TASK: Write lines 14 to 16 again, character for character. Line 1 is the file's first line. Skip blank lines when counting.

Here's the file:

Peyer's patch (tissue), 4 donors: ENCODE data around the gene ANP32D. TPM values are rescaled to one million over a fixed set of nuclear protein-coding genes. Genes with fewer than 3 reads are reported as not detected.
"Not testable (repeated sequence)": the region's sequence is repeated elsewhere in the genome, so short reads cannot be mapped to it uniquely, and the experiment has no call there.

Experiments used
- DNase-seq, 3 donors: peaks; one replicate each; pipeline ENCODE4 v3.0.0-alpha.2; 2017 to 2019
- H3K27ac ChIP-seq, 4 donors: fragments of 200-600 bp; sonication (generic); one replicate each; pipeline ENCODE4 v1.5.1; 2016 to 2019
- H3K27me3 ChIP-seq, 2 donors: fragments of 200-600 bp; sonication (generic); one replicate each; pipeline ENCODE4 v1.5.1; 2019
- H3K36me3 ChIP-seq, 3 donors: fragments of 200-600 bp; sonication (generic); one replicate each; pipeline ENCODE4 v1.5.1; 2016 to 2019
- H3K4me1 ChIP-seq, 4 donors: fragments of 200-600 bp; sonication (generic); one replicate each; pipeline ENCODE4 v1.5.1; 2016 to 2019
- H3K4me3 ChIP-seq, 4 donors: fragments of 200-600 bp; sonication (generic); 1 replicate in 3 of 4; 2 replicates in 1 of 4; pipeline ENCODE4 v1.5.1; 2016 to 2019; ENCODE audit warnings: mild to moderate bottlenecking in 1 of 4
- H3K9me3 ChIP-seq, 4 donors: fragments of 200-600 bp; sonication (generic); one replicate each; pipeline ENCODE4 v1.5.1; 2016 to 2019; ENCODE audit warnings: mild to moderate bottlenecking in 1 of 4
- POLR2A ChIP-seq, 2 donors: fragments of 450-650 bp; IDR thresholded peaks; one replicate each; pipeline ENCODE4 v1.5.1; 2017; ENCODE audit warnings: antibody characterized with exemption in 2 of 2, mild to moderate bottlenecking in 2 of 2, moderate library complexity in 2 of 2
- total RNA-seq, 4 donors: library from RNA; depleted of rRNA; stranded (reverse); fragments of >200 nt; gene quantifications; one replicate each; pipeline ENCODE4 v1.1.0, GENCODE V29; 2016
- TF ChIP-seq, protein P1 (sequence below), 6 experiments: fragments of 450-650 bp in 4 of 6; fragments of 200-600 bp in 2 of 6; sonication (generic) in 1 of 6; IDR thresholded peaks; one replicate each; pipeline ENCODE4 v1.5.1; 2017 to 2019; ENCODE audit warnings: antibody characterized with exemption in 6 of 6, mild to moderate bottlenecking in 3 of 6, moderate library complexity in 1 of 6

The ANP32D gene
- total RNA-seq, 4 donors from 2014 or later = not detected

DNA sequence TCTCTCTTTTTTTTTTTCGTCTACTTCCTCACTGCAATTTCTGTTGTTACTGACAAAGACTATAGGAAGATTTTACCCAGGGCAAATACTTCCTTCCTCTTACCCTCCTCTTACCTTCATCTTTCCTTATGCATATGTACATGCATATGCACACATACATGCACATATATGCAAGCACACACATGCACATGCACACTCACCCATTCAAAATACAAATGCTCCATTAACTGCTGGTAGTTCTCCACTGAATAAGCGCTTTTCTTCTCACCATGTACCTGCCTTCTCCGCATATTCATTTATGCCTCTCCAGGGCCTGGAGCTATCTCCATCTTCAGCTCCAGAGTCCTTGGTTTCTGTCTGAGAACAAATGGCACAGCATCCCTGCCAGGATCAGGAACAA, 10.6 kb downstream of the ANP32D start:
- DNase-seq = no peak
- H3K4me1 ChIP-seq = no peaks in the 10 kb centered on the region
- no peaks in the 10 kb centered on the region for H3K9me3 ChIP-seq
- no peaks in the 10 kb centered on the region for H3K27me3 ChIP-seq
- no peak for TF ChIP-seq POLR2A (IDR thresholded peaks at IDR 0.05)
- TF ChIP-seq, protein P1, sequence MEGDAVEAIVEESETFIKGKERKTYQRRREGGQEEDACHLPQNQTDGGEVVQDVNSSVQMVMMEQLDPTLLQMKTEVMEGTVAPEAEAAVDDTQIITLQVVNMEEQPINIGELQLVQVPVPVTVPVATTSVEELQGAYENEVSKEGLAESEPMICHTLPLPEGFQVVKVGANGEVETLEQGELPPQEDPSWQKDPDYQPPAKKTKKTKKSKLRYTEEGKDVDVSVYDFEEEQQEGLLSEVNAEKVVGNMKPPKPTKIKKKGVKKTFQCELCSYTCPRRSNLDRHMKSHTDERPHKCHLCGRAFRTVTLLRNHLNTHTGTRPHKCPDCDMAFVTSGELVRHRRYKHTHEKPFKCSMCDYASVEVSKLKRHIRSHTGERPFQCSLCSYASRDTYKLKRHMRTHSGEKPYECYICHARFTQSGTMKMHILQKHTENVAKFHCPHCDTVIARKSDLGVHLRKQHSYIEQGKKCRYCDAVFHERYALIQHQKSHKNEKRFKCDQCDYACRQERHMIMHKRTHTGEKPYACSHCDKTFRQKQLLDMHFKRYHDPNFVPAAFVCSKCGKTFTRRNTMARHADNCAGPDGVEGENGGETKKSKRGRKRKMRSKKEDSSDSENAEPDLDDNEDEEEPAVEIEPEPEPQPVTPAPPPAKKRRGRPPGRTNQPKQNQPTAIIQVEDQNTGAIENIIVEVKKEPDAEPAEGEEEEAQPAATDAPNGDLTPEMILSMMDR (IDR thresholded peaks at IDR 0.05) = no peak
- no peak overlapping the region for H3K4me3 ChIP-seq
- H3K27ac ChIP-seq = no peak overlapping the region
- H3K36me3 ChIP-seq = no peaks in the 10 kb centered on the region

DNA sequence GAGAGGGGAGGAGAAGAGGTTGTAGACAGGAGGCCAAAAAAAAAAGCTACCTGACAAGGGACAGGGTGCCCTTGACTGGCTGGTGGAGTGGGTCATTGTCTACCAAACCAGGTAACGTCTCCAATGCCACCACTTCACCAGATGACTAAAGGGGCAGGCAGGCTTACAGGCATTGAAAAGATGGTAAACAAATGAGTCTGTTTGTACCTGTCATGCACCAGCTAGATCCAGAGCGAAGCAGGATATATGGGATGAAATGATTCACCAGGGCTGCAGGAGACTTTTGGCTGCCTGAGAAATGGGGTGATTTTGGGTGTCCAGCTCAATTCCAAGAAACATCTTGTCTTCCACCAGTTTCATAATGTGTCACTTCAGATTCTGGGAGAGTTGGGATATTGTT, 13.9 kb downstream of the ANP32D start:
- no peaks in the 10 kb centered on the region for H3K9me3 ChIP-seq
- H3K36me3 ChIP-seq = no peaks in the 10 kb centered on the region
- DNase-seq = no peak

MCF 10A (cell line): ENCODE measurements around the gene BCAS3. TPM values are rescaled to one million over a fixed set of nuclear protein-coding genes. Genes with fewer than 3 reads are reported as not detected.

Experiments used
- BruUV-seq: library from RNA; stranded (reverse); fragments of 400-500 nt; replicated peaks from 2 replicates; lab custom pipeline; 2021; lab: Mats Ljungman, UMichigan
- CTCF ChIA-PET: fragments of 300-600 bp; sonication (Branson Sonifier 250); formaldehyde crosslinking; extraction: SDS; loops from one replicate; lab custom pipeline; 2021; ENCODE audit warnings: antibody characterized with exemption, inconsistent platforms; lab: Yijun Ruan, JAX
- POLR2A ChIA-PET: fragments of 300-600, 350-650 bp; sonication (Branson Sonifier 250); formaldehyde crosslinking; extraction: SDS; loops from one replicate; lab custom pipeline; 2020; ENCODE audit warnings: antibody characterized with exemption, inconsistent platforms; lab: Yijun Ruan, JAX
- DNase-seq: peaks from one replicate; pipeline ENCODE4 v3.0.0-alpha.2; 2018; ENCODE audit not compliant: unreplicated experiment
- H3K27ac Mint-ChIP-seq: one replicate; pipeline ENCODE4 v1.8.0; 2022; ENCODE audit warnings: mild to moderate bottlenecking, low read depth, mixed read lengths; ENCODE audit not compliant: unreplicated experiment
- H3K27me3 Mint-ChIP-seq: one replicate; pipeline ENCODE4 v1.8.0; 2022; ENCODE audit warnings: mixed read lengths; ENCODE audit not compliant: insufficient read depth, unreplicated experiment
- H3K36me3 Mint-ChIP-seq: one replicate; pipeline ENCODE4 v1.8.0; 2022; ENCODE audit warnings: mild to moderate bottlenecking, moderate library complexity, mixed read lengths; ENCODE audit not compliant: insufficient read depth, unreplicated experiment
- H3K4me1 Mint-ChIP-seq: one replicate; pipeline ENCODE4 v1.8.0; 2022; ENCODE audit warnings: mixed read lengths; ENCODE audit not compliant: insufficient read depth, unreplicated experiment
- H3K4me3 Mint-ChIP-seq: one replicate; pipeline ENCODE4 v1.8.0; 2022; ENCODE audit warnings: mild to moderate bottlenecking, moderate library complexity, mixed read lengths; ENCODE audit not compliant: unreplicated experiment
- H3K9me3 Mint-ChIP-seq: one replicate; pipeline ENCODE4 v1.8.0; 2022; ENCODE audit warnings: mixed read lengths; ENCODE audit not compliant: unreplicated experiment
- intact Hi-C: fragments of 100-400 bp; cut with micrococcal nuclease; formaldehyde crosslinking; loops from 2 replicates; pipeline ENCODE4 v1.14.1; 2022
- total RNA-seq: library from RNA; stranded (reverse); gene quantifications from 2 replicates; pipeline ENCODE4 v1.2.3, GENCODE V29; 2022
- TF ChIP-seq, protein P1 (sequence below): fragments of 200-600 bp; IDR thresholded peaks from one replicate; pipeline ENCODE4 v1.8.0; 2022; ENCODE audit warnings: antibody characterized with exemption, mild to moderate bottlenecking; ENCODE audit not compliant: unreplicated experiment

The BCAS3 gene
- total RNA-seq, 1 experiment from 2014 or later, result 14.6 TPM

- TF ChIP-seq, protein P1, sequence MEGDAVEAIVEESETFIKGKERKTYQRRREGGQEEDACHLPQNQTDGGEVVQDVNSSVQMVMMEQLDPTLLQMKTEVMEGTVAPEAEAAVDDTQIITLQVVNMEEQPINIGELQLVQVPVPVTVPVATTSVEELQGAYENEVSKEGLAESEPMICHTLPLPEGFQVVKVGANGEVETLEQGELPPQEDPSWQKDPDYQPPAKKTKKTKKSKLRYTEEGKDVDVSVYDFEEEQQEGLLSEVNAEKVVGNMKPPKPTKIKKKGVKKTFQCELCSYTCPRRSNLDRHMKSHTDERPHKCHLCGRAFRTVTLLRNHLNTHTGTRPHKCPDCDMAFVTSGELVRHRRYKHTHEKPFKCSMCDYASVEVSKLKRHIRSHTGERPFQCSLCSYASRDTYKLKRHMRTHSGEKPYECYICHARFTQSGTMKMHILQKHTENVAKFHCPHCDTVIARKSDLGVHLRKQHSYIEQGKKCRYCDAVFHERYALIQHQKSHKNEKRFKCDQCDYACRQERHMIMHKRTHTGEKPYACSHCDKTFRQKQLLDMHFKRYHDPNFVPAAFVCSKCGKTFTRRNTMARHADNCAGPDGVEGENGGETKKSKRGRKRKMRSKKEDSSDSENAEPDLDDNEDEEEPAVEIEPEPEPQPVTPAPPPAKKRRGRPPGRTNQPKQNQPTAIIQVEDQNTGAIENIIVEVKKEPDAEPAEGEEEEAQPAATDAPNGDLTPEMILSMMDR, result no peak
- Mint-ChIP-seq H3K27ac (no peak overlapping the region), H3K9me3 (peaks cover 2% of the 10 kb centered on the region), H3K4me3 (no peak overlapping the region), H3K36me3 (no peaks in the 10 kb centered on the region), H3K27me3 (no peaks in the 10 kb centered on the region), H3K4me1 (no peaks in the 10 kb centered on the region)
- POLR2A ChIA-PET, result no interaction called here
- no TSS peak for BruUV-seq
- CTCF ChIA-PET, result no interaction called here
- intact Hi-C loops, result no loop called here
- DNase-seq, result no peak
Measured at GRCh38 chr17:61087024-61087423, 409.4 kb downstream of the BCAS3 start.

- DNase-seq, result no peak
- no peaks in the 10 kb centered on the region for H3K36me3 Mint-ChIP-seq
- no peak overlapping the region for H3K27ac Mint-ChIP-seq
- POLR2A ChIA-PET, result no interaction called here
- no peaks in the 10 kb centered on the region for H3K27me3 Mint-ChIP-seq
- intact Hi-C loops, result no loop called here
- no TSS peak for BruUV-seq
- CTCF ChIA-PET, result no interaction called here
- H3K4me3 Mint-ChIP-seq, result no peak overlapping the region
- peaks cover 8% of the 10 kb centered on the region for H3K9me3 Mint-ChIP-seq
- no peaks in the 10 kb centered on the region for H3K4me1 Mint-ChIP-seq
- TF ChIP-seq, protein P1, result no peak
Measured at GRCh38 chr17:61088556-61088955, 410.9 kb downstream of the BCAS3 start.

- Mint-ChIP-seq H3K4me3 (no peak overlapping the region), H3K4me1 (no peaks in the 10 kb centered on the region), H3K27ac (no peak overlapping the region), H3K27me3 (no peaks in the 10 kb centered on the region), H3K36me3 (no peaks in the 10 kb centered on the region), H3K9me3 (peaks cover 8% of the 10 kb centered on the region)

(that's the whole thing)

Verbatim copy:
The ANP32D gene
- total RNA-seq, 4 donors from 2014 or later = not detected

DNA sequence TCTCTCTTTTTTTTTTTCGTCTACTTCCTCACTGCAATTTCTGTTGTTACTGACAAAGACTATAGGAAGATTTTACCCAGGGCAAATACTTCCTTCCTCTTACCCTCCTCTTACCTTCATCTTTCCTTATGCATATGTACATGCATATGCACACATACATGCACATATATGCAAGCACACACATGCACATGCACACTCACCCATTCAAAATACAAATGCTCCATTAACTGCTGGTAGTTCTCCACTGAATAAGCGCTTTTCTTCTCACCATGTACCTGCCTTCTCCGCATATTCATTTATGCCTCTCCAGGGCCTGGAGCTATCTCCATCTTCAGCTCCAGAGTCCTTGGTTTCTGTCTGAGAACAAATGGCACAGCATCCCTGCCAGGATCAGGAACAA, 10.6 kb downstream of the ANP32D start: